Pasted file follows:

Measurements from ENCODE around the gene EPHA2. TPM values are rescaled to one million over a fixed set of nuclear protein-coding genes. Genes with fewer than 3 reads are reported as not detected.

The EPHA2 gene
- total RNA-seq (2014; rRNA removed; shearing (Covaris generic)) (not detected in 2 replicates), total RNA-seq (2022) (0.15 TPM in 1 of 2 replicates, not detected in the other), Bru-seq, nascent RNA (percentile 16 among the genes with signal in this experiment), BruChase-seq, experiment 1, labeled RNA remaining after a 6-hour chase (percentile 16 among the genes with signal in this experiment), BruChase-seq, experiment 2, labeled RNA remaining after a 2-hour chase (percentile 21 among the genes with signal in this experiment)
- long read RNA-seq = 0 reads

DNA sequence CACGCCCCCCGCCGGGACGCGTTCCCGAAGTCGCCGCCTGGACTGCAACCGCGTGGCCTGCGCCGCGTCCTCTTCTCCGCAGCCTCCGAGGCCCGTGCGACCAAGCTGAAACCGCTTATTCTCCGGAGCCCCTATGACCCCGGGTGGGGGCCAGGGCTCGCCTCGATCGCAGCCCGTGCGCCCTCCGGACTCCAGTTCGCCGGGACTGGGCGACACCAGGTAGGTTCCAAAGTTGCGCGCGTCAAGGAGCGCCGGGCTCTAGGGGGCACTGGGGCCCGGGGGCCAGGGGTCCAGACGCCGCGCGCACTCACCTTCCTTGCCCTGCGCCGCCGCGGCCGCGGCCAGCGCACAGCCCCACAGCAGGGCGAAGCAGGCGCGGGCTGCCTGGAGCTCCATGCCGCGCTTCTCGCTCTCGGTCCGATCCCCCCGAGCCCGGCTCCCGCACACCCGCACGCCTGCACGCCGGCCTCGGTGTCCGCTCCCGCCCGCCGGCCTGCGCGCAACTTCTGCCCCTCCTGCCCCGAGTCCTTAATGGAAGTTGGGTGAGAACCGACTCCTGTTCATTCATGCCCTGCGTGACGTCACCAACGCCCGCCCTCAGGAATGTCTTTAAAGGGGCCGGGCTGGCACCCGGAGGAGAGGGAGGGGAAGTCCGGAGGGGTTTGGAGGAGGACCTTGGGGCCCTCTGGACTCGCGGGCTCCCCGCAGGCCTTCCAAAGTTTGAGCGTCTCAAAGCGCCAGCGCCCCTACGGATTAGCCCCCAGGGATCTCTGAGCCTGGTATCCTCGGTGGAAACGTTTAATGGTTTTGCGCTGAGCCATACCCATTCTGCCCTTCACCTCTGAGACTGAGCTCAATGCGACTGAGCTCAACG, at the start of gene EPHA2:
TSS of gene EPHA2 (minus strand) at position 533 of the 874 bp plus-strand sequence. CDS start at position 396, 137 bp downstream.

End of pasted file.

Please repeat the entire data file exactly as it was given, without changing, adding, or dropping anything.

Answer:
Measurements from ENCODE around the gene EPHA2. TPM values are rescaled to one million over a fixed set of nuclear protein-coding genes. Genes with fewer than 3 reads are reported as not detected.

The EPHA2 gene
- total RNA-seq (2014; rRNA removed; shearing (Covaris generic)) (not detected in 2 replicates), total RNA-seq (2022) (0.15 TPM in 1 of 2 replicates, not detected in the other), Bru-seq, nascent RNA (percentile 16 among the genes with signal in this experiment), BruChase-seq, experiment 1, labeled RNA remaining after a 6-hour chase (percentile 16 among the genes with signal in this experiment), BruChase-seq, experiment 2, labeled RNA remaining after a 2-hour chase (percentile 21 among the genes with signal in this experiment)
- long read RNA-seq = 0 reads

DNA sequence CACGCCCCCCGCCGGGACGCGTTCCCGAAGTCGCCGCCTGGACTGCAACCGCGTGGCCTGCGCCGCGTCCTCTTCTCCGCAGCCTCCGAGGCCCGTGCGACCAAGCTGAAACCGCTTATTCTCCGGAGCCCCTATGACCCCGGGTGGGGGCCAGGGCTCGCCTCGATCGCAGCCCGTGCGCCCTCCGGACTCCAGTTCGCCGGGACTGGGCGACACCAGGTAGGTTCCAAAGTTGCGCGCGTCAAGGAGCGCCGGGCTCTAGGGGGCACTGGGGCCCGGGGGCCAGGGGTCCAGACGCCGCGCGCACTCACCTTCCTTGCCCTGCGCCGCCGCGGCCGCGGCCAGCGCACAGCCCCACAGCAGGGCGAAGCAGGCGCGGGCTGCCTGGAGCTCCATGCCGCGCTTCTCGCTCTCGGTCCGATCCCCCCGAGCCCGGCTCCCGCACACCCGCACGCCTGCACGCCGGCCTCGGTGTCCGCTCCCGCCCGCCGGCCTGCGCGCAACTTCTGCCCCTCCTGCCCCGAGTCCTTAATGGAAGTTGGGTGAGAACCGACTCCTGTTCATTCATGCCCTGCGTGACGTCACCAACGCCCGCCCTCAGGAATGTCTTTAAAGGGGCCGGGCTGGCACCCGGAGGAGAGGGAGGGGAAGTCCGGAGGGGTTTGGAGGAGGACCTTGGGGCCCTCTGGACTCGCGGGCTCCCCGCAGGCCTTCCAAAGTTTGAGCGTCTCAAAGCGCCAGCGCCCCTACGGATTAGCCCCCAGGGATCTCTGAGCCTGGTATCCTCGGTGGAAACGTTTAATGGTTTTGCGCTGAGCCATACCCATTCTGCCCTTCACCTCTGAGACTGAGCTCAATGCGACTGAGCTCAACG, at the start of gene EPHA2:
TSS of gene EPHA2 (minus strand) at position 533 of the 874 bp plus-strand sequence. CDS start at position 396, 137 bp downstream.